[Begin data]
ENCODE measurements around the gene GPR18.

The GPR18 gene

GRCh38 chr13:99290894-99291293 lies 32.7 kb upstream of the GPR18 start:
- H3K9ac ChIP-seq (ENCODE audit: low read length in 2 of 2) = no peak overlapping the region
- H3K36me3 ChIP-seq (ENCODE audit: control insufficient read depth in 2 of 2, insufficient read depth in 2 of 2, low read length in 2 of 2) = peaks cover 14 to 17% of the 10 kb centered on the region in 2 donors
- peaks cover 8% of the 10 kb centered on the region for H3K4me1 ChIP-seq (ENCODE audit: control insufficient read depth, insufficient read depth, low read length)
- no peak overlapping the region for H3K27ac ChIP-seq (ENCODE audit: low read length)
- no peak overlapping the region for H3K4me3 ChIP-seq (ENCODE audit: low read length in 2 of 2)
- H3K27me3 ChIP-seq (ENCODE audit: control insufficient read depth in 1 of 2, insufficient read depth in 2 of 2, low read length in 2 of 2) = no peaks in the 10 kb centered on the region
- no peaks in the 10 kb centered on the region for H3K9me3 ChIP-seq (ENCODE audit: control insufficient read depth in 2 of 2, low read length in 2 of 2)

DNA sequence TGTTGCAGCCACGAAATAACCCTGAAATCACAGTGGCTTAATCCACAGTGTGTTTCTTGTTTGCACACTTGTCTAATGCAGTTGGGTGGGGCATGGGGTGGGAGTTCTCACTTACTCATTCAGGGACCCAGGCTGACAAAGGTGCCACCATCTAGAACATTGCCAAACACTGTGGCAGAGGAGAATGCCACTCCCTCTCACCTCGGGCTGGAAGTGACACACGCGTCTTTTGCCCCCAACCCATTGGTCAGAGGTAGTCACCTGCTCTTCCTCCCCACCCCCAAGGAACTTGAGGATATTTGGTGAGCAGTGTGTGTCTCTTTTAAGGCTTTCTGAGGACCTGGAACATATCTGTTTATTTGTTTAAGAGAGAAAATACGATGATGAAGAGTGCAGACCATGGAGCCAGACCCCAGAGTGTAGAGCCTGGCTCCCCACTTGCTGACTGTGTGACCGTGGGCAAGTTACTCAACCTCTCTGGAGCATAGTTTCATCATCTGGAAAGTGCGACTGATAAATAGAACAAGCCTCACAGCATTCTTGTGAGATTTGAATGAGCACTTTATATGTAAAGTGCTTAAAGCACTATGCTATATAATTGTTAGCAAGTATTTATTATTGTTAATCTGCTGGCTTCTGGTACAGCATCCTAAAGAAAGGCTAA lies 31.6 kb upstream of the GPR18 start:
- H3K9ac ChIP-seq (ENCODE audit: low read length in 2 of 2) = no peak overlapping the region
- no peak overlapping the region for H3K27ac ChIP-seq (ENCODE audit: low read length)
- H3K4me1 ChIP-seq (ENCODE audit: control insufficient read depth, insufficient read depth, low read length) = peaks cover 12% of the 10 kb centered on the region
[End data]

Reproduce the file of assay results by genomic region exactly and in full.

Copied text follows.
ENCODE measurements around the gene GPR18.

The GPR18 gene

GRCh38 chr13:99290894-99291293 lies 32.7 kb upstream of the GPR18 start:
- H3K9ac ChIP-seq (ENCODE audit: low read length in 2 of 2) = no peak overlapping the region
- H3K36me3 ChIP-seq (ENCODE audit: control insufficient read depth in 2 of 2, insufficient read depth in 2 of 2, low read length in 2 of 2) = peaks cover 14 to 17% of the 10 kb centered on the region in 2 donors
- peaks cover 8% of the 10 kb centered on the region for H3K4me1 ChIP-seq (ENCODE audit: control insufficient read depth, insufficient read depth, low read length)
- no peak overlapping the region for H3K27ac ChIP-seq (ENCODE audit: low read length)
- no peak overlapping the region for H3K4me3 ChIP-seq (ENCODE audit: low read length in 2 of 2)
- H3K27me3 ChIP-seq (ENCODE audit: control insufficient read depth in 1 of 2, insufficient read depth in 2 of 2, low read length in 2 of 2) = no peaks in the 10 kb centered on the region
- no peaks in the 10 kb centered on the region for H3K9me3 ChIP-seq (ENCODE audit: control insufficient read depth in 2 of 2, low read length in 2 of 2)

DNA sequence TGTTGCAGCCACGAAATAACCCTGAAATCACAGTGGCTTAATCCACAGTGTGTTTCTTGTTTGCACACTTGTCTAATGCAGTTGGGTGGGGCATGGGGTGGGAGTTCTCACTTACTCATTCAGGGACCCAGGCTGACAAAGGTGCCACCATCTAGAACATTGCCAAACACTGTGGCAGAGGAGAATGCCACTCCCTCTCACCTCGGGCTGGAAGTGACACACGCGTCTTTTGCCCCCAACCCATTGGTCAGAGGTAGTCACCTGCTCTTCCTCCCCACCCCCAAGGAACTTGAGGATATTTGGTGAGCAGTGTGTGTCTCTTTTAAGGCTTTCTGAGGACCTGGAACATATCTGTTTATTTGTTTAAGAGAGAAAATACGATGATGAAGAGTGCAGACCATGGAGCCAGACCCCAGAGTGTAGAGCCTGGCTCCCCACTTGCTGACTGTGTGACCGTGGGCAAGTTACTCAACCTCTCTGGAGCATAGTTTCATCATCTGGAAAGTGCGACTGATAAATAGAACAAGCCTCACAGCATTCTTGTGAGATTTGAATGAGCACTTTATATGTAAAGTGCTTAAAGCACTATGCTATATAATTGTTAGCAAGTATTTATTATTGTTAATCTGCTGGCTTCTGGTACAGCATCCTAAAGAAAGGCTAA lies 31.6 kb upstream of the GPR18 start:
- H3K9ac ChIP-seq (ENCODE audit: low read length in 2 of 2) = no peak overlapping the region
- no peak overlapping the region for H3K27ac ChIP-seq (ENCODE audit: low read length)
- H3K4me1 ChIP-seq (ENCODE audit: control insufficient read depth, insufficient read depth, low read length) = peaks cover 12% of the 10 kb centered on the region